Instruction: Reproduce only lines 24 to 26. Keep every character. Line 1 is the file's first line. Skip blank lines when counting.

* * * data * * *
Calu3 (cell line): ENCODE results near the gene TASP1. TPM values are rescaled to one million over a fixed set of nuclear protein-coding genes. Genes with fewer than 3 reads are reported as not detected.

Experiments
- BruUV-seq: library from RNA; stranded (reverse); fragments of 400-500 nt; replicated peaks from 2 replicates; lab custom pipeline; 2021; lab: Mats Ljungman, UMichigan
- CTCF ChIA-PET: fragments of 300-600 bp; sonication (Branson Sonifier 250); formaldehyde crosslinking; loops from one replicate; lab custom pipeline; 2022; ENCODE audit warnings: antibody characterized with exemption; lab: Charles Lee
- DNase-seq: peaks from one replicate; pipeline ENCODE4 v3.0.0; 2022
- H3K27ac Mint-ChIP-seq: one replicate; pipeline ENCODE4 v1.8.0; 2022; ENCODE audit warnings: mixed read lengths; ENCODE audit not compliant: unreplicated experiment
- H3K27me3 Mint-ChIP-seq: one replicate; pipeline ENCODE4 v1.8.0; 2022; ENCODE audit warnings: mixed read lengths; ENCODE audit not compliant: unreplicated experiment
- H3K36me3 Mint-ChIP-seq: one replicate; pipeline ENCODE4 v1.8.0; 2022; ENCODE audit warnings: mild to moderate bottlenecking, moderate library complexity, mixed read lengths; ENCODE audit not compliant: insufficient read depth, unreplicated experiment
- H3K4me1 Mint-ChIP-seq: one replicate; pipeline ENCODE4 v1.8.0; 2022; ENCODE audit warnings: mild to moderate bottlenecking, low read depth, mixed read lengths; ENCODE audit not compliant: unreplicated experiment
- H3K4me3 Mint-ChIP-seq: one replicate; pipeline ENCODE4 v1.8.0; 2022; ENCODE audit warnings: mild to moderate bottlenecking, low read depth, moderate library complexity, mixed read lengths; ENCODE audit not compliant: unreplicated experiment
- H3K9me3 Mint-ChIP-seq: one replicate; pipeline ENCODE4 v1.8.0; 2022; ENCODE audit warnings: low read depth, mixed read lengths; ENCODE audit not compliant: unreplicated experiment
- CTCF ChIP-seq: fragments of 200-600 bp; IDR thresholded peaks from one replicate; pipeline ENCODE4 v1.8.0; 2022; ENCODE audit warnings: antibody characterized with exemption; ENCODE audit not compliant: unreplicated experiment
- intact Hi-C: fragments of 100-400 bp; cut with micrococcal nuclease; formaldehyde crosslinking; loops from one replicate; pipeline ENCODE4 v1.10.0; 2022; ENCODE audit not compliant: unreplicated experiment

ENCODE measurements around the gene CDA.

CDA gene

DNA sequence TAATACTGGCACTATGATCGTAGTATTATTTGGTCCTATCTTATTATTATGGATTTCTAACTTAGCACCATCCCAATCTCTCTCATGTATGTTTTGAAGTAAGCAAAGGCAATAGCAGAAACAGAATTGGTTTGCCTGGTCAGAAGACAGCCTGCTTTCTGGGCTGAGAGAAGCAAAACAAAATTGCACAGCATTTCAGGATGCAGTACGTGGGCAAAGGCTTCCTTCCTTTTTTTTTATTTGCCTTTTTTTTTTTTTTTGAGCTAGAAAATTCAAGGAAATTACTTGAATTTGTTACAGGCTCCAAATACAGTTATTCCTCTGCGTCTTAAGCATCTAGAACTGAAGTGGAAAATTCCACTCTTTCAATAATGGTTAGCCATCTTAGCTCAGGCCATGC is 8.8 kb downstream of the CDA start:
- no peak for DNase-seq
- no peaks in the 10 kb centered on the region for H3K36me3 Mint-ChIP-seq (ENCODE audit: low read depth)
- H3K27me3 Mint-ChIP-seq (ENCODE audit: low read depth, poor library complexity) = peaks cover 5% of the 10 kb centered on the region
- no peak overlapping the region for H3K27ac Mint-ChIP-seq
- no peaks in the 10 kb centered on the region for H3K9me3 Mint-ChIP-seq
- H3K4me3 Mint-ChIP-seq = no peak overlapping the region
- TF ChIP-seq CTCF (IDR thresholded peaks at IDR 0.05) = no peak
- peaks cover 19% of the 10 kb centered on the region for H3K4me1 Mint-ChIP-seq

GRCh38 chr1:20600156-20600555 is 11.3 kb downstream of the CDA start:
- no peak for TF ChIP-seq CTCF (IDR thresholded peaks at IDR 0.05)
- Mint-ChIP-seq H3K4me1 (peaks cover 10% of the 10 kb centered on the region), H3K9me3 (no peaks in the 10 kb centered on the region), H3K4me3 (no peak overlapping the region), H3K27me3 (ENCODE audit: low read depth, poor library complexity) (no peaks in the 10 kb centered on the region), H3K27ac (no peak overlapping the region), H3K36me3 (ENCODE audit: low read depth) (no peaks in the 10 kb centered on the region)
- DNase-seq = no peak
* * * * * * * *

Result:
- peaks cover 19% of the 10 kb centered on the region for H3K4me1 Mint-ChIP-seq

GRCh38 chr1:20600156-20600555 is 11.3 kb downstream of the CDA start:
- no peak for TF ChIP-seq CTCF (IDR thresholded peaks at IDR 0.05)